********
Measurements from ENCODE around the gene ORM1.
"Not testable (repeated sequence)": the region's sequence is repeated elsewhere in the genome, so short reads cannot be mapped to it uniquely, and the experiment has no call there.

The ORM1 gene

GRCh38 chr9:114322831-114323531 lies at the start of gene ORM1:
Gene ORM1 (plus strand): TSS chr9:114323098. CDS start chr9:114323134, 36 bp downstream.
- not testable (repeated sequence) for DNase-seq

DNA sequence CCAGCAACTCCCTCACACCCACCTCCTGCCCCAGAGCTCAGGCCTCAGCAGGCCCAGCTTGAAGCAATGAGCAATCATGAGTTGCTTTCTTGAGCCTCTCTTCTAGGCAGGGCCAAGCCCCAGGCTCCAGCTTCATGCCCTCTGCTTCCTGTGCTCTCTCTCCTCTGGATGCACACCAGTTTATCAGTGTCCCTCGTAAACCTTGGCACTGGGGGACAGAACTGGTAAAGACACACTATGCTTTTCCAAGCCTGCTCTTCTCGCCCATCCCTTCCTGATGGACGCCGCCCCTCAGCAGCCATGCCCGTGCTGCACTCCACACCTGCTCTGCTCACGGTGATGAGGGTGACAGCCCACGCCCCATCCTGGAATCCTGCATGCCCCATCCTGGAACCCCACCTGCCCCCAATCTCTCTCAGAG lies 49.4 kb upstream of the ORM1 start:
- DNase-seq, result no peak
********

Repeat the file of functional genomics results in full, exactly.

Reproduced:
Measurements from ENCODE around the gene ORM1.
"Not testable (repeated sequence)": the region's sequence is repeated elsewhere in the genome, so short reads cannot be mapped to it uniquely, and the experiment has no call there.

The ORM1 gene

GRCh38 chr9:114322831-114323531 lies at the start of gene ORM1:
Gene ORM1 (plus strand): TSS chr9:114323098. CDS start chr9:114323134, 36 bp downstream.
- not testable (repeated sequence) for DNase-seq

DNA sequence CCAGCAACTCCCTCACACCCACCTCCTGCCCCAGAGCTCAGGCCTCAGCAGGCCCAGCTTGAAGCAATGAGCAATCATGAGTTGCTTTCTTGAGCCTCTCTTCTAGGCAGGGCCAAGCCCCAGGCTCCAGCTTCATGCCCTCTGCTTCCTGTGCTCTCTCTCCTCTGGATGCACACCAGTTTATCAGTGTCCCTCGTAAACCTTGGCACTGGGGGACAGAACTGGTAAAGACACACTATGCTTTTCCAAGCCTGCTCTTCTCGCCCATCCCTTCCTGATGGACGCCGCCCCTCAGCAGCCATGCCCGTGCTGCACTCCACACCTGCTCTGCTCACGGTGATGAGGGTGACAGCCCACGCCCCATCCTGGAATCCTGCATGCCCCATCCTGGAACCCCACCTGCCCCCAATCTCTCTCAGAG lies 49.4 kb upstream of the ORM1 start:
- DNase-seq, result no peak